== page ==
Delivering the keynote speech at edie’s COP26 Climate Action Workshops, hosted in London today (5 October) for members of edie’s exclusive networking clubs, Baker recapped on a busy 18 months engaging non-state actors ahead of the crucial conference.

Baker’s team works closely with High-Level Champion Nigel Topping and the Race to Zero Campaign, providing information and inspiration businesses, civil society, cities, regions, academia NGOs, faith organisations and youth organisations.

His audience this morning consisted mainly of business representatives, with more than 75 sustainability and energy professionals gathered.

Baker said: “I know that many of you are climate leaders, leading action within your own organisations, so you’ll be familiar with many of the arguments [for accelerating action].  But, I think, over the summer, the impacts have become all too apparent; they are very much in the here and now. The effects of climate change are already with us, whether it’s floods in Europe, or China, wildfires elsewhere or huge storms. They impact everyone but particularly the most vulnerable.”

Baker described the Paris Agreement as an “excellent” vehicle for delivering climate adaptation and mitigation but emphasised the fact that “we now need to implement it”, as progress and commitments to date have not put the world on track for a 1.5C world.

The UN’s recent Synthesis Report on Nationally Determined Contributions (NDCs) to the Paris Agreement concluded that current commitments would deliver a projected decrease in global emissions of 12% by 2030, compared to 2010 levels. However, a 25% decrease would be needed to deliver a 2C world, or a 45% decrease to deliver a 1.5C world.

Next steps for businesses

While emphasising the importance of the international negotiations this year, which are largely regarded as the most important since the Paris Agreement was ratified in 2015, Baker highlighted the role businesses can play.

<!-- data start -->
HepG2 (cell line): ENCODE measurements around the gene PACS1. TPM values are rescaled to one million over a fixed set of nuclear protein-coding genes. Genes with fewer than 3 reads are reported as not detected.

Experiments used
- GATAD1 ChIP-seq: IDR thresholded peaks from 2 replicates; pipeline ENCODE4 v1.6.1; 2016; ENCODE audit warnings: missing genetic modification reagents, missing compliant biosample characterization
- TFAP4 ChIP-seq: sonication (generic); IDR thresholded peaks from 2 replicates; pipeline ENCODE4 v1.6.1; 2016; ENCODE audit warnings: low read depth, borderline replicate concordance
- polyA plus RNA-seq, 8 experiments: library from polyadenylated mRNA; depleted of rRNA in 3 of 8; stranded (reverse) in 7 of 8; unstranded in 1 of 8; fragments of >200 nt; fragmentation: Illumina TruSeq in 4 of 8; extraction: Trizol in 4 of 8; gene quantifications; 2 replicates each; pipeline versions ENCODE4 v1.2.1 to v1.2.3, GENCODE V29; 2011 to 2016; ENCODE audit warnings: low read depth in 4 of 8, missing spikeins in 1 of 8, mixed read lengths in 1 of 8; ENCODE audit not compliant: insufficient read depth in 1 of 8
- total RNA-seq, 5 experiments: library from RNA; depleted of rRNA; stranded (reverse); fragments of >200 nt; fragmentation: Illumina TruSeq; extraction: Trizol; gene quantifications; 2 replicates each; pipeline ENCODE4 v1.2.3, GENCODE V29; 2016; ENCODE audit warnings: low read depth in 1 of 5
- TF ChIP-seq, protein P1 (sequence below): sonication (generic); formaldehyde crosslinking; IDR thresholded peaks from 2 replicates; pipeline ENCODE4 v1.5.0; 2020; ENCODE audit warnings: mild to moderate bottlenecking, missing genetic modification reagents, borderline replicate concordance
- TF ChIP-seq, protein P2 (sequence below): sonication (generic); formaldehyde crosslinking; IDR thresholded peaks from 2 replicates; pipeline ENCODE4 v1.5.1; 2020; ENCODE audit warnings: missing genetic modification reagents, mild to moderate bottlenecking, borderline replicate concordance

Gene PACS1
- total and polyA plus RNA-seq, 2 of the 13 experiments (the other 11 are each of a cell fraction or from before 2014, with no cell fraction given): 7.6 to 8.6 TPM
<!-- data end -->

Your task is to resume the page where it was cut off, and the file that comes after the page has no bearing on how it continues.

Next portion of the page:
He said: “Much of the action that is needed is going to be taken and delivered  – and is being taken and delivered – by businesses. And, often, I think people relate much more to the tangible, concrete actions businesses are taking – whether they are building offshore wind farms, or manufacturing electric vehicles – than they do to the less tangible commitments taken by governments in the form of NDCs.”

Additionally, he stated that businesses often have “masses of influence” in engaging other non-state actors or, when action is taken collaboratively, national governments.

He went on to give a string of recommendations for best-practice actions businesses can take to accelerate and broaden climate ambitions and turn them into action. These are:

  • Setting a net-zero target, with 2050 as the latest deadline
  • Backing this long-term ambition with a commitment to reduce emissions by at least 50% by 2030
  • Setting verified science-based targets
  • Joining the 4,000+ businesses already committed to Race to Zero (Baker said this initiative “simplifies many of the climate initiatives and brings them all under one umbrella, making it easier for companies and others to know what to do”)
  • Ensuring they are taking action across all COP26 themes: Clean energy, clean transport, finance, adaptation and resilience and nature.

As Baker concluded his speech, he summarised his calls to action. He said: “Either take further ambitious commitments, or, being leaders yourselves, encourage other companies you work with to do likewise – both in the short, remaining time until COP26 and during the course of the event.

“Promote what you’re doing to tackle climate change. I think people really need to have a sense of momentum that things are being done. Often, people have a sense that we are not able to meet this challenge. Showing that action is being taken will give a sense of hope.

“Action does not stop at COP26 and nor does our presidency. We will want to promote what businesses are doing throughout the course of the coming year; action needs to continue beyond COP26.”

Click here to browse all of edie’s COP26-related content. 

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Sarah George

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